What Is Nyjer Seed?

What Is Nyjer Seed
1. Nyjer Seed Is Not Thistle Seed – The scientific term for Nyjer seed and oil is Guizotia abyssinica. This seed also goes by the names niger and nyger. It is grown in India and is thought to have originated in Ethiopia, Eritrea, and Malawi. The Wild Bird Feeding Institute is the registered owner of the trademark for the term Nyjer®.

  1. According to this Institute, the trademark is intended to minimize product misunderstanding and the insulting mispronunciation of Niger, as well as establish a favorable image for the usage of Guizotia abyssinica as a wild bird feed.
  2. People frequently confuse Nyjer seed with thistle seed, yet they are completely distinct.

Nyjer originates from a sunflower-related plant, and it resembles a sunflower seed in appearance, although it is somewhat smaller.

Is Nyjer identical to thistle?

Are Nyjer seed and thistle seed the same? – Over the years, bird experts have received numerous calls and comments from individuals claiming that their neighbor’s “thistle” feeder has introduced the thorny shrub into their yard. Every time I get these concerns, I have the opportunity to avert a possible conflict by revealing.

The seed of the Nyjer plant is NOT thistle. The Nyjer seed is not generated from either a native or non-native thistle species, but rather from a sunflower-related plant. The seed resembles a sunflower seed but is considerably more diminutive. African yellow daisy is a popular name for the plant from which niger seeds are generated.

The Nyjer plant is known by its scientific name, Guizotia abyssinica, in Latin. The Guizotia niger seed yields an edible oil, and the seed itself is consumed around the globe. Due of its appeal among birdwatchers, Nyjer seed is now cultivated commercially in the United States.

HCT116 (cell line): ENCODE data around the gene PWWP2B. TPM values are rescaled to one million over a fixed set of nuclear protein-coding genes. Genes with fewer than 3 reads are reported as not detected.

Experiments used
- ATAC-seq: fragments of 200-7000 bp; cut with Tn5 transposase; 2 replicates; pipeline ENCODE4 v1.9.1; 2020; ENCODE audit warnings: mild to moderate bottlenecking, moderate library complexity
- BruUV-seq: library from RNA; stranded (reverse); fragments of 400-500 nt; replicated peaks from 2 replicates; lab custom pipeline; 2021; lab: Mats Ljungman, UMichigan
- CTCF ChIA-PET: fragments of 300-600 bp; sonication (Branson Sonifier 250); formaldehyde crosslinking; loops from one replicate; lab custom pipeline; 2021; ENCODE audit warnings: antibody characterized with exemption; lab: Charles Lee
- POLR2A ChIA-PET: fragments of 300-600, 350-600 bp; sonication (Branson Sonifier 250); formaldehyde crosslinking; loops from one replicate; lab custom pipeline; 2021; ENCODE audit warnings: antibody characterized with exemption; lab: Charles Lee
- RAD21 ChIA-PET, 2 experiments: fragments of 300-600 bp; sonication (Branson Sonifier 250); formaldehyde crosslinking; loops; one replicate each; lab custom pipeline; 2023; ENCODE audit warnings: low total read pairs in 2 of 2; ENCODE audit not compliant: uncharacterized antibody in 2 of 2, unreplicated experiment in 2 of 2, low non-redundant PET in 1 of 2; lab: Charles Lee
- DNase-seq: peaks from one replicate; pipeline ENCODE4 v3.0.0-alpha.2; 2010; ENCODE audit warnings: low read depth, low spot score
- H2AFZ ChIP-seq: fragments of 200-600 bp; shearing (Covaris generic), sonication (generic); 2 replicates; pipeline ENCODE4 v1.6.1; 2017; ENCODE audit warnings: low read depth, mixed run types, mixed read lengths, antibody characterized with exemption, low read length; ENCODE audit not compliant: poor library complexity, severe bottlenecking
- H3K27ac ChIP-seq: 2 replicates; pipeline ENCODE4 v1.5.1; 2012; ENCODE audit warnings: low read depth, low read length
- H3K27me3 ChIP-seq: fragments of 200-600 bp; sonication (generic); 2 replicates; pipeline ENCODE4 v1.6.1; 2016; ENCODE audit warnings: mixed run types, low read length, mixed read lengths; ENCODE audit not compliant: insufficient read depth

The Minnesota Ornithologists’ Union Paper Session was held last Saturday (a boring term for annual gathering). John and Lisa Loegering gave a lecture on their efforts to cultivate Nyjer in North America. Let’s start with the fundamentals of this seed, in the event that someone reading this does not know about the little seed for finches.

  • The image seen above is of Nyjer, commonly known as Niger and Thistle.
  • The majority of the goldfinch food available at local feed stores originates in Singapore, Burma (I recall seeing this place regularly when I purchased 50-pound bags at the bird store I ran), Ethiopia, and Myanmar.
  • This is not a North American-grown seed.
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It has no relationship to the poisonous weed thistle. Its original name was Niger, but it was often mispronounced as a racial slur. Numerous merchants referred to it as thistle. Since it was mistakenly believed by some to be seeds of the noxious weed thistle, some localities attempted to outlaw its sale.

  • The Wild Bird Feeding Industry has advocated for the name to be spelled phonetically, as Nyjer.
  • Yet confused? Essentially, at bird supply stores, Nyjer = Niger = Thistle is the same seed.
  • It is one of the most costly seeds since it is not cultivated in North America, which is one of the reasons it is so little.

According to the Loegerings, attempts to cultivate Nyjer in North America have been undertaken. Even a Niger Growers Group was established. By 2002, a plant had been created and its seeds produced, but no bird would eat them. The organization approached the Loegerings and requested them to determine why the seeds were unpalatable to birds.

  1. They established 15 distinct feeding stations, with North American Nyjer in one and Ethiopian Nyjer in another.